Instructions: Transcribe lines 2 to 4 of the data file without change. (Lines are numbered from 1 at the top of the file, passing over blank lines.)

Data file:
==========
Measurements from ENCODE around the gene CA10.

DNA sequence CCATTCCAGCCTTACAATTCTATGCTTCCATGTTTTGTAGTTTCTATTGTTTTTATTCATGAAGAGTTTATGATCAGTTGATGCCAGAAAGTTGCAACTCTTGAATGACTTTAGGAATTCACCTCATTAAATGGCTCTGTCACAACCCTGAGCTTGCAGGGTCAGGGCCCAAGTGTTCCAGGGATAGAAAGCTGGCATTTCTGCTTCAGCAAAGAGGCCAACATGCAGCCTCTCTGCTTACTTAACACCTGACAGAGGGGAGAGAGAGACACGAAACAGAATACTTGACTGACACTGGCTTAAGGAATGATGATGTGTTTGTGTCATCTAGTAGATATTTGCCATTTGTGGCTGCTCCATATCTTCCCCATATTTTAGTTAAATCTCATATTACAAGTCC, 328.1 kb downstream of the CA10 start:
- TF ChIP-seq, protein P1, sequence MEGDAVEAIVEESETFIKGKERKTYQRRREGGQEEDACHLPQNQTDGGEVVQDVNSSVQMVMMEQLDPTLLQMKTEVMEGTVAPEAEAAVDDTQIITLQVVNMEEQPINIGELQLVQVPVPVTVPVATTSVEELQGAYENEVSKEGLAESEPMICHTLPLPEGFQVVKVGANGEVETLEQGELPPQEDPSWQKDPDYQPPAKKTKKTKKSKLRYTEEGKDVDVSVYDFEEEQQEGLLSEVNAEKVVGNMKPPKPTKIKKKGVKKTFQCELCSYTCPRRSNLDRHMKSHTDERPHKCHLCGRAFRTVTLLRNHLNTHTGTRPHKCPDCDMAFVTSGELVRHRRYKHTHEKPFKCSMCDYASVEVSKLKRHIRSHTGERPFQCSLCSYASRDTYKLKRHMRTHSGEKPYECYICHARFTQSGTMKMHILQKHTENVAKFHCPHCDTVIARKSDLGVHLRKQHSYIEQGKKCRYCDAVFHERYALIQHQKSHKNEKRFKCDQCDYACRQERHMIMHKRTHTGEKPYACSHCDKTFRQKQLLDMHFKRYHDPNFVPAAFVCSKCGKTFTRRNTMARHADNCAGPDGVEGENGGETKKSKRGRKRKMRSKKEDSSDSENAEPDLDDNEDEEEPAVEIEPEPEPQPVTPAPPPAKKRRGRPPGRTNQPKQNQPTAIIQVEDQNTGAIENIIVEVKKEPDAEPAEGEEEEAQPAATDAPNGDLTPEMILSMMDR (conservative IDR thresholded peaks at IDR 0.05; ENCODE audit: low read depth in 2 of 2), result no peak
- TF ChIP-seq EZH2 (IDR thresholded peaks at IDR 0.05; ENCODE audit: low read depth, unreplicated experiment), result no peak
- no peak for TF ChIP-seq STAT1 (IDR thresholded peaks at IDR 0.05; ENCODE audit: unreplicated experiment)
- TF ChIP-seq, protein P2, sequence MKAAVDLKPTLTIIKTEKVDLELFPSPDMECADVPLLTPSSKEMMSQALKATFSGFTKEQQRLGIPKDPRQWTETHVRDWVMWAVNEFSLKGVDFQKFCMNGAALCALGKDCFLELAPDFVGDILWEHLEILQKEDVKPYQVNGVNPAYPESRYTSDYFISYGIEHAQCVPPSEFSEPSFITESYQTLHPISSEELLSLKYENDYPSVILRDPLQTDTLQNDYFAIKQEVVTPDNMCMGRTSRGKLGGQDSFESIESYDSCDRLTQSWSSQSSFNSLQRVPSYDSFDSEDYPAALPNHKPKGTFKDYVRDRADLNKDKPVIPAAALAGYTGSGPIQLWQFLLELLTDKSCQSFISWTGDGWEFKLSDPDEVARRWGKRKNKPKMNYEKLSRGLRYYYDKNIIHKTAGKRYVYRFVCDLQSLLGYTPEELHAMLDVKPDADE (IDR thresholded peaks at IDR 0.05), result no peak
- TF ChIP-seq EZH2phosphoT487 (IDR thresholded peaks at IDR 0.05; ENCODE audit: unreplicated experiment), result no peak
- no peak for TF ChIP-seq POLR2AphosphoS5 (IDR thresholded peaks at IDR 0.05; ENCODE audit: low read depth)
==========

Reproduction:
DNA sequence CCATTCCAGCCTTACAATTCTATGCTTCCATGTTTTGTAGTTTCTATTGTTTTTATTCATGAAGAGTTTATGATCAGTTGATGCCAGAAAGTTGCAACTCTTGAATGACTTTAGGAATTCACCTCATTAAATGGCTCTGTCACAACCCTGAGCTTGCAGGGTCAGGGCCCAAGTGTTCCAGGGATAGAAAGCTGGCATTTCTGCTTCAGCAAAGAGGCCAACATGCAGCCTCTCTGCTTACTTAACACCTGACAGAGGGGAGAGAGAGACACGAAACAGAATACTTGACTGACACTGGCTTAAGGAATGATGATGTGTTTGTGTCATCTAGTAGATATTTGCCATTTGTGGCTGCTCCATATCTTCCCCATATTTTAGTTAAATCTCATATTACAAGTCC, 328.1 kb downstream of the CA10 start:
- TF ChIP-seq, protein P1, sequence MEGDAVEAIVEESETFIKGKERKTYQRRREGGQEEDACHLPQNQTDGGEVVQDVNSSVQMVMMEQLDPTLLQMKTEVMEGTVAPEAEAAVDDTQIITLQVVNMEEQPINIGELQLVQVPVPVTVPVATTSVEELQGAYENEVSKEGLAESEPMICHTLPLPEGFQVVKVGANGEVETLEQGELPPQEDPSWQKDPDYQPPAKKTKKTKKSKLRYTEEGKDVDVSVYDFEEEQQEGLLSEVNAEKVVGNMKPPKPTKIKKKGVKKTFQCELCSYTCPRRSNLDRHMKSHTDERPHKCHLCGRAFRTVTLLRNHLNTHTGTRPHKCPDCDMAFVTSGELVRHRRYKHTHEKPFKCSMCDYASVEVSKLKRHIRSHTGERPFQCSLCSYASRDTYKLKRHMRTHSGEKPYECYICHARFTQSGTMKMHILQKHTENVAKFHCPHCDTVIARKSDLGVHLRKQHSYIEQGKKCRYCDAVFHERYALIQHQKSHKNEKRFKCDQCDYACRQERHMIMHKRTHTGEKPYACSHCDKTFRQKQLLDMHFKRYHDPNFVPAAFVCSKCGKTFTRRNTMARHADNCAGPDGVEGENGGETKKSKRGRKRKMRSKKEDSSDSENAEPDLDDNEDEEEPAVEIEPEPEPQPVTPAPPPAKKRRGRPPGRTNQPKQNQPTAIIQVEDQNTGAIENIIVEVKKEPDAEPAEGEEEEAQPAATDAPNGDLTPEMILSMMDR (conservative IDR thresholded peaks at IDR 0.05; ENCODE audit: low read depth in 2 of 2), result no peak
- TF ChIP-seq EZH2 (IDR thresholded peaks at IDR 0.05; ENCODE audit: low read depth, unreplicated experiment), result no peak